In addition, make sure that the board configuration pins are in JTAG mode (SW6 in position 1111 for the ZCU102).

On the top bar menu, select Xilinx -> Program Flash. Fill in the information for the BOOT.bin image file that was created in the previous step (it should be located inside the folder .sdk/hello_world/bootimage). In addition, add the location for the FSBL file fsbl.elf (it should be located inside the folder .sdk/fsbl/Debug).

Finally, make sure to select the correct Flash Type. For the ZCU102, it is QSPI x8 Dual Parallel. If you are using a different board, you will need to check its datasheet for the correct QSPI configuration.

27.png

Click on Program.

On the SDK console at the bottom of the screen, it is possible to verify the progress and status of the Flash configuration. The programming process can take several minutes to finish and, if successful, should output the following message:

28.png

ZCU102 Booting

The flash is now programmed and the ZCU102 is ready to boot. Power off the board and set the Boot Mode Pins (SW6) to QSPI, which is 1011.

Using TeraTerm (or your preferred terminal application) connect to the Serial Port COM5. Once connected, change the connection baud rate to 115200. Power on the ZCU102 and observe the TeraTerm window, where the First Stage Boot Loader and the A53 Hello World application should be initiated.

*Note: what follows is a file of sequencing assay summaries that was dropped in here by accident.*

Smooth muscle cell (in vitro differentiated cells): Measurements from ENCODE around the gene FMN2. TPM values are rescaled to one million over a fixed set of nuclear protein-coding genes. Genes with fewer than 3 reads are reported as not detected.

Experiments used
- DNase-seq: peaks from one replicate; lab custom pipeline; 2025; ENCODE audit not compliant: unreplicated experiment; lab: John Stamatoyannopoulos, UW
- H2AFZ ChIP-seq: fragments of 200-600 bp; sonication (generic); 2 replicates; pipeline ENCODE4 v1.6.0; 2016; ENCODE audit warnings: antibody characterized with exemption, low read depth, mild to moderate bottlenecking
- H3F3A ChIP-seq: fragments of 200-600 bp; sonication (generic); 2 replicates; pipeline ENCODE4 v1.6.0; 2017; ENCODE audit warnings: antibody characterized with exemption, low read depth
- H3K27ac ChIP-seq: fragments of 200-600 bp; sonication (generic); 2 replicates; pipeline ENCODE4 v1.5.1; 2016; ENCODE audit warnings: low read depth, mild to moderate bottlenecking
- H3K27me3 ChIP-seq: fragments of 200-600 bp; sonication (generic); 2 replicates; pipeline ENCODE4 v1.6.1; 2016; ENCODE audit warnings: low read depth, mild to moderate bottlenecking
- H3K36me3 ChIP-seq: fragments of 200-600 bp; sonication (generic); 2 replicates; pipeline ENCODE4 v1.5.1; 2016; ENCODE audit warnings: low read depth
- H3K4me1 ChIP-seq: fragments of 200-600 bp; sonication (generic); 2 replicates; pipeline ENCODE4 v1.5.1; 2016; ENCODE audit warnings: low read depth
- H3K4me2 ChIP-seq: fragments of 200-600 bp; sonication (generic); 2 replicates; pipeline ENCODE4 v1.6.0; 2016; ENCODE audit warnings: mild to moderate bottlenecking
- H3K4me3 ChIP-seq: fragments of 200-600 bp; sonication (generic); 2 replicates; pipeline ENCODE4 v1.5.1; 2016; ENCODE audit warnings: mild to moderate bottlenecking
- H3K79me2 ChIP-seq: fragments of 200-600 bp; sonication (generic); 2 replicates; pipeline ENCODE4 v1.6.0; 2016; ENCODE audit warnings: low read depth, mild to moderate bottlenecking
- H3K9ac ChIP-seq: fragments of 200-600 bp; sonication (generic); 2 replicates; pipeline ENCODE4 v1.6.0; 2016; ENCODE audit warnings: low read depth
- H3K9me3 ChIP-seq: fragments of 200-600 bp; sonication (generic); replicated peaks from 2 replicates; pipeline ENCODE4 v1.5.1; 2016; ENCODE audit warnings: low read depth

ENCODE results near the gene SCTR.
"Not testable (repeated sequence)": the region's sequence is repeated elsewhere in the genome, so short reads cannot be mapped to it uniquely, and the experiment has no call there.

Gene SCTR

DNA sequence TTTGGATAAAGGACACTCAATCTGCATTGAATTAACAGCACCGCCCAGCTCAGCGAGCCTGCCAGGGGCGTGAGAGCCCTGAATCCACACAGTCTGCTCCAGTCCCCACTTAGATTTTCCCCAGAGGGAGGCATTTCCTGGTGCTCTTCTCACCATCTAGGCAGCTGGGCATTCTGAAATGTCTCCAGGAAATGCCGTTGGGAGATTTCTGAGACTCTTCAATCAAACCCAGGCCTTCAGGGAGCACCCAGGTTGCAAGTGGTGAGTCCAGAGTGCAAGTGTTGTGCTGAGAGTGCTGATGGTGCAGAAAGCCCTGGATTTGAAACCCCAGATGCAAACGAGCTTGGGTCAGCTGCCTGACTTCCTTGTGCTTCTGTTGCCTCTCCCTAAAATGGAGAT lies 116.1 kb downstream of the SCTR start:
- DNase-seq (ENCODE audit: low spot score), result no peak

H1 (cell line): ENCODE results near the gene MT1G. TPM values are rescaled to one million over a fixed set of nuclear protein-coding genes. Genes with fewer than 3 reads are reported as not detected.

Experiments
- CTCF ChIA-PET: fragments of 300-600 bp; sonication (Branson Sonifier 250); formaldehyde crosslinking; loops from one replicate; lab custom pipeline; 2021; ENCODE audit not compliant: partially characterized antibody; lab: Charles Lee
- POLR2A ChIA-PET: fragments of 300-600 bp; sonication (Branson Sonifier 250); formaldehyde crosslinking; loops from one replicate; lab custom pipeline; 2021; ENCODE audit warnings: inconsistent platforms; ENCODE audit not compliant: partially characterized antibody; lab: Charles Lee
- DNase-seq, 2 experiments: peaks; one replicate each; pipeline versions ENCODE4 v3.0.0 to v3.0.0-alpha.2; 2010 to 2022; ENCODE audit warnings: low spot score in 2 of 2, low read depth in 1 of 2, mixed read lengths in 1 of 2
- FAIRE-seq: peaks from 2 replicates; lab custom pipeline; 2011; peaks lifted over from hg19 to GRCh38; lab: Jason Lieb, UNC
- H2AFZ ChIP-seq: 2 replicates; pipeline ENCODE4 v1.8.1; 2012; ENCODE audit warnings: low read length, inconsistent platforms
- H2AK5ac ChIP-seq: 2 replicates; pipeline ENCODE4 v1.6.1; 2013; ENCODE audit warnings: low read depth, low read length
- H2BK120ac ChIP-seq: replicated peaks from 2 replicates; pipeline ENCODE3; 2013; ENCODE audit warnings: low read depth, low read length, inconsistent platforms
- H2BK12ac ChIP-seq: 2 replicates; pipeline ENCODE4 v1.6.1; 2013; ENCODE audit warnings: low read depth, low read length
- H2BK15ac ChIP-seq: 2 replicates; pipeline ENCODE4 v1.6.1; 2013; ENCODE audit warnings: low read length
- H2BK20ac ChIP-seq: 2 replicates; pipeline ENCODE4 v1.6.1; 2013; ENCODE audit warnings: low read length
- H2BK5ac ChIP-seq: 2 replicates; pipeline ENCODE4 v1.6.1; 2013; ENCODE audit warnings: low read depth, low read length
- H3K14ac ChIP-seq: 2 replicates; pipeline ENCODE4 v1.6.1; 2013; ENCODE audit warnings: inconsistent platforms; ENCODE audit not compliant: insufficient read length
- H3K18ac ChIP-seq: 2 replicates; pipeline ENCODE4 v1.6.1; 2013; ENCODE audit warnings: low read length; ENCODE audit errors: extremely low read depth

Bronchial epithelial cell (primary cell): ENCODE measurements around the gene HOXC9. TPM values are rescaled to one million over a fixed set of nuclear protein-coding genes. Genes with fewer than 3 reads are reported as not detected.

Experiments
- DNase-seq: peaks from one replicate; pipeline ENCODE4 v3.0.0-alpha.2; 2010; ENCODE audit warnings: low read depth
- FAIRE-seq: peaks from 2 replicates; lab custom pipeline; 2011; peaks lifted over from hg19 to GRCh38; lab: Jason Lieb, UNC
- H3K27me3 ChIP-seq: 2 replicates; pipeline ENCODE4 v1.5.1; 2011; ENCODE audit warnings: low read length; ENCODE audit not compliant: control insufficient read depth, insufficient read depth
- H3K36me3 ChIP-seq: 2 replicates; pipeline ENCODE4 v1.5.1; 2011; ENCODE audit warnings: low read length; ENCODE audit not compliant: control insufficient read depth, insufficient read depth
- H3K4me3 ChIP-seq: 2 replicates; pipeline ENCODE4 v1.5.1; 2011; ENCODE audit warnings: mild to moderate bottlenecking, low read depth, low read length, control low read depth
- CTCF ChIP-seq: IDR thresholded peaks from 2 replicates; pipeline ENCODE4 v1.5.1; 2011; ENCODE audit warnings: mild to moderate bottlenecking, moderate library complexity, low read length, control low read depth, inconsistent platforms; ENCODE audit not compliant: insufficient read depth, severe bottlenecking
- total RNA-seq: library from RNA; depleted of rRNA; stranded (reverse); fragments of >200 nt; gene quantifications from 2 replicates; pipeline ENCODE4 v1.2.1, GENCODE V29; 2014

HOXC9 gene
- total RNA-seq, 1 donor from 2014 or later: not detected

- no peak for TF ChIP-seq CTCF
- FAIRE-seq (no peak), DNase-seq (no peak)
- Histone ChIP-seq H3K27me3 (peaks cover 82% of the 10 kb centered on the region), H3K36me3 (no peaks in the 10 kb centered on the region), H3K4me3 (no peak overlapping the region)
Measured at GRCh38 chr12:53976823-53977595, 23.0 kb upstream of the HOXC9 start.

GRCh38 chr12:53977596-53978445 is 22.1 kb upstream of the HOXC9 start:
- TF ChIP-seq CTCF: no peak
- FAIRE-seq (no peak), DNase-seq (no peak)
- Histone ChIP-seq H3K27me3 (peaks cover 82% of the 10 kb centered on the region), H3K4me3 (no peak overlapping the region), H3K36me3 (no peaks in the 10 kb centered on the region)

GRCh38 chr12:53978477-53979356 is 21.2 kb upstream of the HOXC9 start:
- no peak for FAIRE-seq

29.png 

Connecting to the Hardware Server and verifying the ILA

If the programming was successful, the PL side of the Zynq UltraScale+ device should now be configured with the design previously created in Vivado. To verify the configuration, we will connect to the board using the Hardware Manager and verify if the ILA is functional and can collect data on the probes.

In Vivado, on the left hand side menu, click on Open Hardware Manager. Select Open target -> Open New Target -> Connect to Local Server. Verify that the ZCU102 (or your Zynq UltraScale+ device) is available for connection. Click Next to complete the connection.

30.png

Under the Hardware tab, the ILA should be visible and the ILA Waveform canvas should be loaded automatically.

Click on the ILA Trigger Immediate button to have the waveform canvas filled with waveforms and to confirm that the ILA is functional.

31.png